Wednesday, November 16, 2011

The blacker the better – Johnnie Walker Double Black

Johnnie Walker Double Black

So I think we have al heard about the Johnnie Walker Double Black for many many oaths now but only recently has it seen its way to Aussie shelves. I was actually on the hunt for a Glenlivet 12yo but then I saw the Double Black. While being reminiscent of the Woolery Tartan it was also $47 at my local Dan Murphy's so I just could not pass it by (considering the Vintage Cellars 20 meters down the strip was selling it at near on $80 a bottle… seriously what are they thinking!). I do not actually know what the RRP should be but hands down it certainly is not worth anything over what I paid.

Things you will note different to the Black Label is of course a different name, no age statement, slightly different and darker outer carton (wood finish), and a much heavier glassed bottle that is about 85% opaque smoky blue/black in colour. Marketing has certainly had a heavy hand how far they took the deviation from the Black Label.

Johnnie Walker Double Black (no age statement)
Blended Scotch Whisky
Alcohol: 40%
Colour: Steeped Tea

Colour is recognisably more amber and darker than the standard Black Label. Much more steeped tea but with a viscus sticky caramel effect.

Nose clearly islay smokes, island salts, orange citrus, vanillas, followed by a rather hard hit of furniture polish. In some ways you could swear that there has a heap of Talisker in this one…

To taste it is quite soft on the tongue and pallet filling initially, though it soon moves all to the front and back of the mouth with very little in the middle somewhat reminiscent of a vacant car lot. Lots of sweet grains, briny salts and then again comes the peat smoke.

The finish is quite dry in the throat, short in length while finally delivery a dry unpleasant metallic finish back into the front of the pallet and tongue.

Overall the balance could have been great but just gets broken by that metallic finish. Certainly more structured than the Black Label and potentially a great introduction for a seasoned veteran of the blends to start exploring the world of Island Vatted Malts or Single Malts. Potentially a great bridge to a Johnnie Walker Green Label considering that is a Vatted Malt. For those not in the know a Vatted Malt (now know as a Blended Malt) is a marriage (blending) of only Single Malts, while a traditional Blend is a blending of  Grains and Single Malts.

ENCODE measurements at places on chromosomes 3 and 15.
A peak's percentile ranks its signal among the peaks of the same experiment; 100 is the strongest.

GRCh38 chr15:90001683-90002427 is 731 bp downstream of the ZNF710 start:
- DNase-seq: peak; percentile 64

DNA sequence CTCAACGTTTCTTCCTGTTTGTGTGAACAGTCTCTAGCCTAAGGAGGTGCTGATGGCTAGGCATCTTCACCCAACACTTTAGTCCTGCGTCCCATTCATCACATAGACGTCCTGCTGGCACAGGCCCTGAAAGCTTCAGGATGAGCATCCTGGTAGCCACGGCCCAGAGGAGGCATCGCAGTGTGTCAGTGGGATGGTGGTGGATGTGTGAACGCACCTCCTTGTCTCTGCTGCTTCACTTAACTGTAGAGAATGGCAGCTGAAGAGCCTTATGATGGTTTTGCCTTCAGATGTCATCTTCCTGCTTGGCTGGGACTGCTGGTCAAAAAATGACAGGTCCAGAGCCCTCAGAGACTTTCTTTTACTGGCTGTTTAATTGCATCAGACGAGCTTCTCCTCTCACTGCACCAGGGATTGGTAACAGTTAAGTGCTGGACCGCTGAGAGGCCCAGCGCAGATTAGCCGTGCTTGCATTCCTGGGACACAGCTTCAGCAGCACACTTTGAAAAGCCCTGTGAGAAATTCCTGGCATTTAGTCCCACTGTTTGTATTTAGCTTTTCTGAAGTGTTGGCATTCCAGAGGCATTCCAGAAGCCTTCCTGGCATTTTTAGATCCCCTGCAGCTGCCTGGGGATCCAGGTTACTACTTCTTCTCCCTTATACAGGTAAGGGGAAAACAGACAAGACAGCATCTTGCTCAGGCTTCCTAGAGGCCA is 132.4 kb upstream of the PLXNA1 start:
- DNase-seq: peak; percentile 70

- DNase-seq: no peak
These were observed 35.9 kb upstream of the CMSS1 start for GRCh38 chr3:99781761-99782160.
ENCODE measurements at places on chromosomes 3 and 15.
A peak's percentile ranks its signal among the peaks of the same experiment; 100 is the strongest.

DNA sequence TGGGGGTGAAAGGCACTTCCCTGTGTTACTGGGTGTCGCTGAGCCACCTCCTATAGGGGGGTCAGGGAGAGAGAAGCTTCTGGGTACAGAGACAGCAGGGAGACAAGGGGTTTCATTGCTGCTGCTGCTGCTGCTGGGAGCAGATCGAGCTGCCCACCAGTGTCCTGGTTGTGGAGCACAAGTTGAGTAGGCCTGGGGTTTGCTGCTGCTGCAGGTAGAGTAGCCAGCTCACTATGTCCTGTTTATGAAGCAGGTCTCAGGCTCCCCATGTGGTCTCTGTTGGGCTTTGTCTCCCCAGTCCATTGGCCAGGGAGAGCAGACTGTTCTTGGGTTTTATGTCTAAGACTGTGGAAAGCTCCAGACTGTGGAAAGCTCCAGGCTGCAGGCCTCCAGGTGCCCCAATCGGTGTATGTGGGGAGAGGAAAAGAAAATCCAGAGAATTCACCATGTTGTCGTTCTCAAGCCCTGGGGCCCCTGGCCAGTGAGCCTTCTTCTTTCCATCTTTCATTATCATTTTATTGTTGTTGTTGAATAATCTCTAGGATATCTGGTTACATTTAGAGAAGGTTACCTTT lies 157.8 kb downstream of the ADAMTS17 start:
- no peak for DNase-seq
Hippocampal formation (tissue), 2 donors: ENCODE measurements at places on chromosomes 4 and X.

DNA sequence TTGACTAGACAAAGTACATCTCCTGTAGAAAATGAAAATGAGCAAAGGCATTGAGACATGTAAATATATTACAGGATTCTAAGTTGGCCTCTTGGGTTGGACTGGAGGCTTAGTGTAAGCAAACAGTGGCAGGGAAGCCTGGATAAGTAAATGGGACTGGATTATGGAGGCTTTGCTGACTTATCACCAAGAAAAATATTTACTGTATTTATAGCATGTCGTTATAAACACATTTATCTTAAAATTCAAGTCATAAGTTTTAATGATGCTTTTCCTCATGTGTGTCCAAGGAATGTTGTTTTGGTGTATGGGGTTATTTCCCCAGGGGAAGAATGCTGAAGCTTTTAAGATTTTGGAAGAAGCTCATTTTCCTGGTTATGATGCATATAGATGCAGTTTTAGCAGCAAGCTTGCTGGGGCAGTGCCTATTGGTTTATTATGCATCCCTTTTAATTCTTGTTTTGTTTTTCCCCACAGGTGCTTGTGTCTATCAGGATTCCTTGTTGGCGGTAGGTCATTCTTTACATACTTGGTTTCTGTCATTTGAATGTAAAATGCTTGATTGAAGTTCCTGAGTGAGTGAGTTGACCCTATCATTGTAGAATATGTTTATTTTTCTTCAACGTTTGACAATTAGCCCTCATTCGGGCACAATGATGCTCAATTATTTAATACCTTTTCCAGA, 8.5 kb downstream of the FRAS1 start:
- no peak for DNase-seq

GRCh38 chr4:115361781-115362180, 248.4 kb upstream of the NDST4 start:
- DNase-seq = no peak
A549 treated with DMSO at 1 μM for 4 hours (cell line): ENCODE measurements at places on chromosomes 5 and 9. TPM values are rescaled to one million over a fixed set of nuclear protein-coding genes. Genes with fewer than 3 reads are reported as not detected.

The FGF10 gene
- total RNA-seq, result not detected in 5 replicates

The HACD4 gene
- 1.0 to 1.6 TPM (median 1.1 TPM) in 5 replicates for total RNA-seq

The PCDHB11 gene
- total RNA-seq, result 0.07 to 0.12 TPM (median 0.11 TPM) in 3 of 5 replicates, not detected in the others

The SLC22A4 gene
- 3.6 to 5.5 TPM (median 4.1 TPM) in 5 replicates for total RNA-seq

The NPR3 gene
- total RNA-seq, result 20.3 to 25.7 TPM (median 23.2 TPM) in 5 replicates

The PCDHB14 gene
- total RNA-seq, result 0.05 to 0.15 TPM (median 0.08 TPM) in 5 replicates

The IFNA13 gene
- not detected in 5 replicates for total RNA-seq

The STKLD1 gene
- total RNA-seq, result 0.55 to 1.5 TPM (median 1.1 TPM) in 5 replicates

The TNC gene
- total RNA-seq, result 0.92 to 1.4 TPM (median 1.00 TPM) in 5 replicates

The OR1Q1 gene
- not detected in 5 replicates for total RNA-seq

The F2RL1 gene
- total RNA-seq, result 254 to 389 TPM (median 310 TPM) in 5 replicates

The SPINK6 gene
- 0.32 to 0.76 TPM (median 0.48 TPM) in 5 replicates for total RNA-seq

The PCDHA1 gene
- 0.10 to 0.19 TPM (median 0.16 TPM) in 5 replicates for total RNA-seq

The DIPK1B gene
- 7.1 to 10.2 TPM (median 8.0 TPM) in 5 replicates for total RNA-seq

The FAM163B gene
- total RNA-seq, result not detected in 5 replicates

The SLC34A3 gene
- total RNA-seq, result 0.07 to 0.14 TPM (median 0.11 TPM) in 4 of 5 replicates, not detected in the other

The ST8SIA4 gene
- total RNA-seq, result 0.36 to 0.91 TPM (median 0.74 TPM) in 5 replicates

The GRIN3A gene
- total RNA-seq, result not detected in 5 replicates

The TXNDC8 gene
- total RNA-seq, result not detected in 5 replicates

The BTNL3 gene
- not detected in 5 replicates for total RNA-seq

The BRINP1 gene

Now you may be thinking I keep mentioning the Black Label too much but the reality is all the marketing I have seen and heard relating to the Double Black is always set against the standard Black Label. One could argue that it is one in its own but I do not think so. Don't go out and buy this expecting great things. This is a Black Label but just with heavier smoke and salts. I prefer it and if I was inclined to buy another bottle it would certainly be this over the standard Black Label provided the price remains comparative.

Is the Double Black completely welcome into the House Of Walker? At this time Double Black is still not showing up on the official website as a part of the product range and any searches will end up leading you to the Facebook fan page. Is marketing once more taking a leading in this product or is it all a bit of an experiment to see how par it will go... potentially both. A serous think will lead you to the conclusion this is an attempt to class up the Back Label and reach a far younger newer whisky drinking audience than the main stable of nags that have been sipping Johnnie Walker on the rocks for the last 40 years. Not everyone is on the internet and certainly not everyone is on Facebook.

If I was to give a dram it would be 3 3/4 out of 7. Get out there and try it but keep your expectation low and you will end up being probably quiet happy with the results.

The Blacker Baron